Following the installation of lights, Church Street Park hosted a number of northern sub-region group matches of the 2018-19 ICC T20 World Cup Americas Qualifier. The matches were held under the aegis of USA Cricket, the governing body for cricket in the United States and affiliated with the International Cricket Council (ICC), the global governing body for the sport.
To bring professional cricket, there was another requirement: international-standard pitches that needed to be maintained year-round. This is where American Cricket Enterprises (ACE), a private organization on the verge of launching Major League Cricket (MLC), played a pivotal role. ACE was actively seeking a suitable venue for the inaugural MLC, and Morrisville, with its substantial South Asian population, was identified as one of the two venues.
On July 20, 2023, Church Street Park hosted the largest match in its brief history, a Major League game between the LA Knight Riders and Washington Freedom. Over the next few days, the stadium witnessed six additional matches, drawing thousands of cricket fans from various parts of the country.
The Town of Morrisville, which owns Church Street Park, has an agreement with ACE that allows MLC to use it. The rest of the time TCL uses it for the games and leagues it overseas. “We take a lot of pride in maintaining the ground,” Garimella said.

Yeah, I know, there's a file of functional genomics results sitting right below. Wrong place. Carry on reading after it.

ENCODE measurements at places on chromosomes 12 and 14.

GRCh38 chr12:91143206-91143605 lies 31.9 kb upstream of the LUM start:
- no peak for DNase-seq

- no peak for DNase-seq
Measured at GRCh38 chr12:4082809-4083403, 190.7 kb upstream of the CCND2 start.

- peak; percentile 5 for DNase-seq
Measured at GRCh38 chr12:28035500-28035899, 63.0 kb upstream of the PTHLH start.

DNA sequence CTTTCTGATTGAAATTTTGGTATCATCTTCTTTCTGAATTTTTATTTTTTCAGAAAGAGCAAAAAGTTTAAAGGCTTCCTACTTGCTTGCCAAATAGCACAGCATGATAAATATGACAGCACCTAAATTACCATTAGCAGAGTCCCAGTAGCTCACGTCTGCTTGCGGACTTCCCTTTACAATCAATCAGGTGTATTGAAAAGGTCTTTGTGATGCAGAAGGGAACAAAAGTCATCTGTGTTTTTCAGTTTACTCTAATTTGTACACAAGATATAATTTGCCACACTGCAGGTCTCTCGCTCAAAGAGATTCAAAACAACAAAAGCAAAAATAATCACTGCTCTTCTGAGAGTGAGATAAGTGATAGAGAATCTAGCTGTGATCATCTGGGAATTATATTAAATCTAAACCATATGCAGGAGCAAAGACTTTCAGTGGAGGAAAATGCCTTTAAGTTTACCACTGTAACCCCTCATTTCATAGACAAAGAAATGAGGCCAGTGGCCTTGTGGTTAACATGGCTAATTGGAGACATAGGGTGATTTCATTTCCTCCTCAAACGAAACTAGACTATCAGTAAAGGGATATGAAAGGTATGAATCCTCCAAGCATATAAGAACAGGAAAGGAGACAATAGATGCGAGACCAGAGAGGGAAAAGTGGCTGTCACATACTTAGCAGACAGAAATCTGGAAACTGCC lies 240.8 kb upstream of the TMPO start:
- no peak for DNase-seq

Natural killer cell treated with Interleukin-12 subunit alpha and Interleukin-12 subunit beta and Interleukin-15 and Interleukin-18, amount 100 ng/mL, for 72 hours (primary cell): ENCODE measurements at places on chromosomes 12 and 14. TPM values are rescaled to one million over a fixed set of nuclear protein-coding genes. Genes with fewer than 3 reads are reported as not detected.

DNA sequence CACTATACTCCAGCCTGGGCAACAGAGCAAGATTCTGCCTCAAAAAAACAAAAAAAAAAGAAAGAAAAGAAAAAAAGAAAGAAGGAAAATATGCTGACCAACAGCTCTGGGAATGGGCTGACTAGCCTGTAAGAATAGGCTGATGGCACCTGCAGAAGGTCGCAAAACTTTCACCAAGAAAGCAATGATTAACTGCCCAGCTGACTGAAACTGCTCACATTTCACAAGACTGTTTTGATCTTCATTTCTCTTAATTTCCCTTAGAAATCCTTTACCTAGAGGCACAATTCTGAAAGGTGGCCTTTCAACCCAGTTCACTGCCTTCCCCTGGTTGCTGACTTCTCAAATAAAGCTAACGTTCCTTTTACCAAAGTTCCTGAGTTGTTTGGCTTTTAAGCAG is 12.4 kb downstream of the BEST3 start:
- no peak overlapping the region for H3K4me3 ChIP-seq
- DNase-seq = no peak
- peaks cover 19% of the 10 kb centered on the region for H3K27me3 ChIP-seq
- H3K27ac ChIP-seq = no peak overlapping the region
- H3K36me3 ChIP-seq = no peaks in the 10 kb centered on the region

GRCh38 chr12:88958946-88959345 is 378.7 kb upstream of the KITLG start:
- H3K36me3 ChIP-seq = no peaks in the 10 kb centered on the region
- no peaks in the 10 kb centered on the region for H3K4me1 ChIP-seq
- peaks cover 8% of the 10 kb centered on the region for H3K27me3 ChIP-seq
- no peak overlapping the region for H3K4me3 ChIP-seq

The councilman said the story of how a small town like Morrisville became a cricket hotspot in the United States is a testament to the work put in by his colleagues on the council and the cricket enthusiasts of the region. He also thanked ACE and USA Cricket for choosing to make Church Street Park one of the two venues for MLC in its inaugural season
For his re-election, Garimella has garnered the endorsement of several influential political leaders and prominent Political Action Committees (PACs) within the Tar Heel State.
Those who have endorsed him include U.S. Rep. Deborah Ross, who represents the state’s second congressional district, which includes the town of Morrisville, and the North Carolina Senate Minority Whip Jay Chaudhari, one of the most prominent Indian American political leaders in the state. “I am profoundly humbled and deeply honored to receive endorsements from Congresswoman Deborah Ross, who has been a guiding mentor throughout my journey, and Senate Minority Whip Leader Jay Chaudhari,” said Garimella, who also has the support of two key state lawmakers, Sen. Gale Adcock and Reps. Ya Liu and Mariah Cervania.
Additionally, he has received the backing of PACs and community organizations such as the North Carolina Indian American Political Action Committee (NC-INPAC), North Carolina Asian Americans Together (NCAAT) and North Carolina American Indian Association (NCAIA).
“The support from various influential PACs, including those representing the Asian American community, fills me with gratitude,” Garimella said. “I want to emphasize that I do not take these endorsements lightly. They are a testament to the collaborative efforts I’ve invested in working alongside their respective offices for the betterment of our community. I firmly believe in the power of building strong relationships with a diverse array of entities, from the Indian Embassy to U.S. immigration authorities, and from local healthcare professionals to dedicated attorneys. These connections are crucial in fostering the growth and prosperity of the Triangle community.”